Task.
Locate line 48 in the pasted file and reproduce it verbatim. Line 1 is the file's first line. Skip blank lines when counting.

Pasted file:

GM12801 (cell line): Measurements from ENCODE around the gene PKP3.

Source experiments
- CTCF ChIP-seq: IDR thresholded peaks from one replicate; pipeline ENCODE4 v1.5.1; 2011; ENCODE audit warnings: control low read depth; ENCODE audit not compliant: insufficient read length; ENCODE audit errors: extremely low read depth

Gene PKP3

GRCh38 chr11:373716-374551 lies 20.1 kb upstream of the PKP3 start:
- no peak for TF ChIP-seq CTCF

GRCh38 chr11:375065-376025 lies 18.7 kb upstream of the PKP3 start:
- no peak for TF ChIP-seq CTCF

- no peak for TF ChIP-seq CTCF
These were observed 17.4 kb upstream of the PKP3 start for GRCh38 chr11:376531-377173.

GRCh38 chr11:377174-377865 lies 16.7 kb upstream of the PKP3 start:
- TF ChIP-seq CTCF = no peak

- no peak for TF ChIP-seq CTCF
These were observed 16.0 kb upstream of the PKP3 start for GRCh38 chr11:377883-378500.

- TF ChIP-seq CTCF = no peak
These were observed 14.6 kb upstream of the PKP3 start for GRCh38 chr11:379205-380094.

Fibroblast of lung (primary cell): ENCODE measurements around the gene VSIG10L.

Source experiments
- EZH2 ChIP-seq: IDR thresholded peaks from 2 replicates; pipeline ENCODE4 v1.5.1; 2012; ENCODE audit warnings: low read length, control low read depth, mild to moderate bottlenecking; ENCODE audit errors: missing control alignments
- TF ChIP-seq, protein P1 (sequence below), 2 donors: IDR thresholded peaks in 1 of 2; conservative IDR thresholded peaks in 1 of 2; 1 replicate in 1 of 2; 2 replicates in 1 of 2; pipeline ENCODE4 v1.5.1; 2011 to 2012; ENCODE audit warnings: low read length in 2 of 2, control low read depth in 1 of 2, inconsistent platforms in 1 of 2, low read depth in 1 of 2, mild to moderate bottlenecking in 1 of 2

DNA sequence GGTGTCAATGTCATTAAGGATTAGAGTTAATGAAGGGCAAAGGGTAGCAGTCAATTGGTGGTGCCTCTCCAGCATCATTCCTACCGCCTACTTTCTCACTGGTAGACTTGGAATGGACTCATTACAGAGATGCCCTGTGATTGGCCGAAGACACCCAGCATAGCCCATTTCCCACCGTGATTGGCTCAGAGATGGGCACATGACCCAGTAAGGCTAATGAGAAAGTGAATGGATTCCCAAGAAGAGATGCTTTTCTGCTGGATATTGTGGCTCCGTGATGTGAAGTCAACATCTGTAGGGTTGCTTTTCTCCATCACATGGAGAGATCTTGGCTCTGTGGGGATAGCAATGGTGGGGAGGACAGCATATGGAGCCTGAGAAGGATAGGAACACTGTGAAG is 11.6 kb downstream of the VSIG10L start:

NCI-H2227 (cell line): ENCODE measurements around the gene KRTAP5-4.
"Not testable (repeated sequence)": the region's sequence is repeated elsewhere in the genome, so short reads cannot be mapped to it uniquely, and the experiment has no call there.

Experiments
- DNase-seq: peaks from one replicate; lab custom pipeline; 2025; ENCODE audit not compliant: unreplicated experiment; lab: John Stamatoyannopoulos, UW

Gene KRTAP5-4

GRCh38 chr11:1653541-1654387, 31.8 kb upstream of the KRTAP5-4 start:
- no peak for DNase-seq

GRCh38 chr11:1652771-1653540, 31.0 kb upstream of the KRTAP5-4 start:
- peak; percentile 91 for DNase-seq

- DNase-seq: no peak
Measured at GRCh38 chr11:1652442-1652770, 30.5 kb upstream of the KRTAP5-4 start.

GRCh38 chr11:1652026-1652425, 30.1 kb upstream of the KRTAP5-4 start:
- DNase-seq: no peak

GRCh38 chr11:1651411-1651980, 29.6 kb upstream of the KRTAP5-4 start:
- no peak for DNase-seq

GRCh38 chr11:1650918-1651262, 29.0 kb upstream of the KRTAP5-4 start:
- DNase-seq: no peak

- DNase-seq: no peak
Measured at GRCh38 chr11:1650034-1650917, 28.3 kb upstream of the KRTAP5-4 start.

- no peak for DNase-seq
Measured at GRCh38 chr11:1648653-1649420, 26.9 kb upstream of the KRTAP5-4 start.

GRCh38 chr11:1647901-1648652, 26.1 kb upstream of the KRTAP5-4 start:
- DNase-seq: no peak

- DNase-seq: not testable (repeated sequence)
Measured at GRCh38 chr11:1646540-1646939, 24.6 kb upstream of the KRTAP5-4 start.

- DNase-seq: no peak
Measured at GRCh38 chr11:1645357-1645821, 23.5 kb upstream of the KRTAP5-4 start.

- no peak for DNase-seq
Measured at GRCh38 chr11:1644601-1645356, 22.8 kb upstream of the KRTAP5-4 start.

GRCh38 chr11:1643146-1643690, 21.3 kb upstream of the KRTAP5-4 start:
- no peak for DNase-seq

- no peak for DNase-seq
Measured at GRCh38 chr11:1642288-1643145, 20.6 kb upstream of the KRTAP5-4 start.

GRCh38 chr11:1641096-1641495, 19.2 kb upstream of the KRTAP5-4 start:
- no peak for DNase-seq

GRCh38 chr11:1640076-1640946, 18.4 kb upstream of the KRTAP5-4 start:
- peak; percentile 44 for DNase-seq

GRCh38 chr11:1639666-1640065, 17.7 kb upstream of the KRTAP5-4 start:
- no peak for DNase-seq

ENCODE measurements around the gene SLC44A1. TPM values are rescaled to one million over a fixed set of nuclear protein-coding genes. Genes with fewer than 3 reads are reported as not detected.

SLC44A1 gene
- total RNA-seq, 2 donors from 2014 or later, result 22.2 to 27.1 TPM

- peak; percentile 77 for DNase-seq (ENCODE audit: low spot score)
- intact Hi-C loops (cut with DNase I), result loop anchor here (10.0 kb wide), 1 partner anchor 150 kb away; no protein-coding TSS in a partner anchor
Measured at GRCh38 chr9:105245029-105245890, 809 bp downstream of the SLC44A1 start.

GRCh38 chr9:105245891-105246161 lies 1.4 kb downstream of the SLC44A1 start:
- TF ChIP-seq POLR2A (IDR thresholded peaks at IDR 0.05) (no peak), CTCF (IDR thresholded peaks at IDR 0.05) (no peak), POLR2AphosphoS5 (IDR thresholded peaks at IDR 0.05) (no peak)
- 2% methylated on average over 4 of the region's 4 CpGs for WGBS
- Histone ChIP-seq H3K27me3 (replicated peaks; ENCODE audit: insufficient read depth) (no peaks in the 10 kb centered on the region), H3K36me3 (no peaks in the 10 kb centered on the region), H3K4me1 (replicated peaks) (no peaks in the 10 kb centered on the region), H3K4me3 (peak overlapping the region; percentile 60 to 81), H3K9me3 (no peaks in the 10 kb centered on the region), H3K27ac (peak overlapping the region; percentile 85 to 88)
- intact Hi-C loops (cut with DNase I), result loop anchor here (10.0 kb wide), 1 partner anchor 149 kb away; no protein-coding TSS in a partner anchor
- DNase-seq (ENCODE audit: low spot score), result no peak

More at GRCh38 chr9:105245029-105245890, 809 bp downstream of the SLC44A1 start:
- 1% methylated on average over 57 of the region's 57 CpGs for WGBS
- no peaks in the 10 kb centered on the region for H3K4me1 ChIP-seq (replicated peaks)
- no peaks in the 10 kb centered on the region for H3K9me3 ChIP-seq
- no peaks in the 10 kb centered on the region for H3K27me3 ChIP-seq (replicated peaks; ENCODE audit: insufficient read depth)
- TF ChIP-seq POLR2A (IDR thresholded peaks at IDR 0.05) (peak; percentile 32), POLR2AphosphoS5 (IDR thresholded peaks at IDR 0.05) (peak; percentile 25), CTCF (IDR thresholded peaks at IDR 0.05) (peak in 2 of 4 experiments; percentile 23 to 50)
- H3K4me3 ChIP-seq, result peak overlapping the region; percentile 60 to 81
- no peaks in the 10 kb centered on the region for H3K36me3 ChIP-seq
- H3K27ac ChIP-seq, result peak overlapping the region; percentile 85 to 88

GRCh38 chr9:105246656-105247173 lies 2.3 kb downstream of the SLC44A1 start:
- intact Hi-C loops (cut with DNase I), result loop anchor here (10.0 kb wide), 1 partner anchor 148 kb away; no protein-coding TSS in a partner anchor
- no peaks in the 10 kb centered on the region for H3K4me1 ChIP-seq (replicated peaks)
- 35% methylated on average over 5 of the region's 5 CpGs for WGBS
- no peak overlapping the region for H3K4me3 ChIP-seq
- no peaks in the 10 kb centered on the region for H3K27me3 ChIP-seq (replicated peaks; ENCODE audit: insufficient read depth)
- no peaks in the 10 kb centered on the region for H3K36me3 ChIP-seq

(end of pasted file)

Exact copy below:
Measured at GRCh38 chr11:1645357-1645821, 23.5 kb upstream of the KRTAP5-4 start.